Hodge-podge is a maritime tradition that evolved in an era when most homes had a kitchen garden from which the very first or last of the summer’s vegetables were harvested then cooked together adding cream and a few simple herbs like chives or dill to create a sweet and delicious vegetable stew.
The term hodge-podge is derived from the French hochepot, a compound word comprised of hochier – to shake, and pot – a pot , which could either mean that the stew-pot was gently shaken during cooking or that the variable ingredients, harvested together into a basket, were shaken- out into the pot.
The contents of this ‘whatever shakes out’ dish are as variable as its names. For example, in Lancashire, England it’s called hot-pot and incorporates mutton, kidneys, or oysters under a hefty covering of potatoes, much like a shepherd’s pie; in Holland they make hutspot with beef and root vegetables; in France and Belgium it includes pig’s ears and hocks; in the Caribbean you will encounter pot-au-feu, a spicy stew of vegetables like plantain, dashee and pumpkin alongside anything from land or sea the cook fancies; finally there’s Italy, where nothing is ever wasted and the home garden is plundered for the weekly minestra, which includes anything that’s ripe for picking, like peppers, tomatoes and zucchini, in season, crowned with a healthy dollop of pesto.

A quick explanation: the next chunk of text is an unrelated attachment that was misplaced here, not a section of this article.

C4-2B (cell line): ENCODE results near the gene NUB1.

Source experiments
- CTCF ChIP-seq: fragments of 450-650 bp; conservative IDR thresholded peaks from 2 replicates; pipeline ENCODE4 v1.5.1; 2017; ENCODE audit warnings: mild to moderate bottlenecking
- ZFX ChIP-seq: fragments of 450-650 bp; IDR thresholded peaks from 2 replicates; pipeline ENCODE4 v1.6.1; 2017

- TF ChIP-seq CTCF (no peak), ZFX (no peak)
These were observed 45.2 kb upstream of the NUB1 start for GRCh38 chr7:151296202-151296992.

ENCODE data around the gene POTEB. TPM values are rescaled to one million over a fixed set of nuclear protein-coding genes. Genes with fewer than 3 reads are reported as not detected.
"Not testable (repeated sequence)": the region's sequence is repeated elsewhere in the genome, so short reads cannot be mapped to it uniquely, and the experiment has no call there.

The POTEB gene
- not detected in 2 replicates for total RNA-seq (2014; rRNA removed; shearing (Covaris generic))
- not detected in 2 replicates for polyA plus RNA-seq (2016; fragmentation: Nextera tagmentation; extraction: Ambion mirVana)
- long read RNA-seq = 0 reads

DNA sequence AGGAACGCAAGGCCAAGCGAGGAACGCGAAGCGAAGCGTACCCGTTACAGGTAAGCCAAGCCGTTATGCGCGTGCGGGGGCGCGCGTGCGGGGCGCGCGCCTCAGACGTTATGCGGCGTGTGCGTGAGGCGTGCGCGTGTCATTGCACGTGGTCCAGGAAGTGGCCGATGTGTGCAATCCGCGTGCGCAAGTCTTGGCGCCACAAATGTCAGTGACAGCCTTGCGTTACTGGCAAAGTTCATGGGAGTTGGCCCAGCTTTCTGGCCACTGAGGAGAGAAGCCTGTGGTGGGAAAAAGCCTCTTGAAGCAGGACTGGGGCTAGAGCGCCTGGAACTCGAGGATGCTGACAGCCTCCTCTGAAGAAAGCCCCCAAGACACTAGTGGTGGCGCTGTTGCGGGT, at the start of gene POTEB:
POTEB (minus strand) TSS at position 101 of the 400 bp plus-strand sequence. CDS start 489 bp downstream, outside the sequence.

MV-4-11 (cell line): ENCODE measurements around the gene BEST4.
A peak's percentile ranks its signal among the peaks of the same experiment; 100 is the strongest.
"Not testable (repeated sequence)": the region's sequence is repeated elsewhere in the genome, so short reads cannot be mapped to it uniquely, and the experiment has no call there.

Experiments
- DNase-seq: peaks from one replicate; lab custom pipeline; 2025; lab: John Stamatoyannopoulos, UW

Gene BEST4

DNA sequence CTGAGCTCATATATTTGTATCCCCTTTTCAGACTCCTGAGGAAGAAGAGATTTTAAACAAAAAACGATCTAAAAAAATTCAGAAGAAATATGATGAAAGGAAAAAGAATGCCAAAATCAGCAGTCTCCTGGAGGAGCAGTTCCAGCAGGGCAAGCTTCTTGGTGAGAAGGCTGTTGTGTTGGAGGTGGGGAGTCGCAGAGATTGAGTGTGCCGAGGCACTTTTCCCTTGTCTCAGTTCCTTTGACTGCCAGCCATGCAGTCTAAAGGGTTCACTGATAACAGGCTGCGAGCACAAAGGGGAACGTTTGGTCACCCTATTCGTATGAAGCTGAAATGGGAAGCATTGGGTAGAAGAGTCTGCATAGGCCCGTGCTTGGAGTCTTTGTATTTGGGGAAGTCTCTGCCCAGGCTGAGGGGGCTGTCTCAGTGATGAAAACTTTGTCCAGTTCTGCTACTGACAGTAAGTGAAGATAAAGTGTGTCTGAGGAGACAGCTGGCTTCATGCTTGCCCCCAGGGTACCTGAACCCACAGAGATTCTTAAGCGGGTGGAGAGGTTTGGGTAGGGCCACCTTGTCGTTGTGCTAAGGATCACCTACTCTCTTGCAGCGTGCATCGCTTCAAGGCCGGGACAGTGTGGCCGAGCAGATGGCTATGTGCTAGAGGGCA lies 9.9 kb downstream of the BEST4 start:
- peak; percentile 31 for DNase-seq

The tradition of hodge-podge is really derived from a people’s regard for whatever the season and their land gives them, it’s up to the cook’s skill and creativity to make it tasty and interesting, perhaps taking the same elements and combining them in a new way; tradition should never stifle innovation. It is in the spirit of innovation that I offer you an autumn hodge-podge which uses pumpkin from the many heritage varieties now locally available, such as the grey-white Casper, the texture of its string- less flesh reminiscent of honey dew melon with taste as sweet, the equally delicious yellow ‘cheese’ pumpkin, or the tasty small, deeply ribbed, orange Cinderella pumpkin; all superior choices to the ubiquitous large starchy, stringy orange Howden’s, bred for decorative use.
Level of Difficulty: easy
•6 pearl onions or shallots, peeled and halved
•2 large: parsnips and carrots peeled and thinly sliced
•6 large Brussels sprouts trimmed and halved or florets from ½ medium head of broccoli or cauliflower
•1 cup diced cooked pumpkin or other winter squash
•2 tbsp. butter
•2 tbsp. flour
•1 tbsp. maple syrup
•1 ½ cups 10% cream
•1 tsp. mild curry powder or paste
•salt & pepper to taste
•3 tbsp. chopped cilantro or parsley
•Cook vegetables until tender in just enough water to cover
•drain , reserve 1 ½ cups of vegetable stock
•in a large pot, melt butter, whisk-in flour and curry to form a roux
•gradually whisk-in reserved stock, syrup and cream, forming a smooth béchamel sauce
•simmer, stirring for 2 mins.
•remove from heat , stir-in vegetables, herbs and seasonings, serve.
Complementary Wines: Gewürztraminer, Zinfandel
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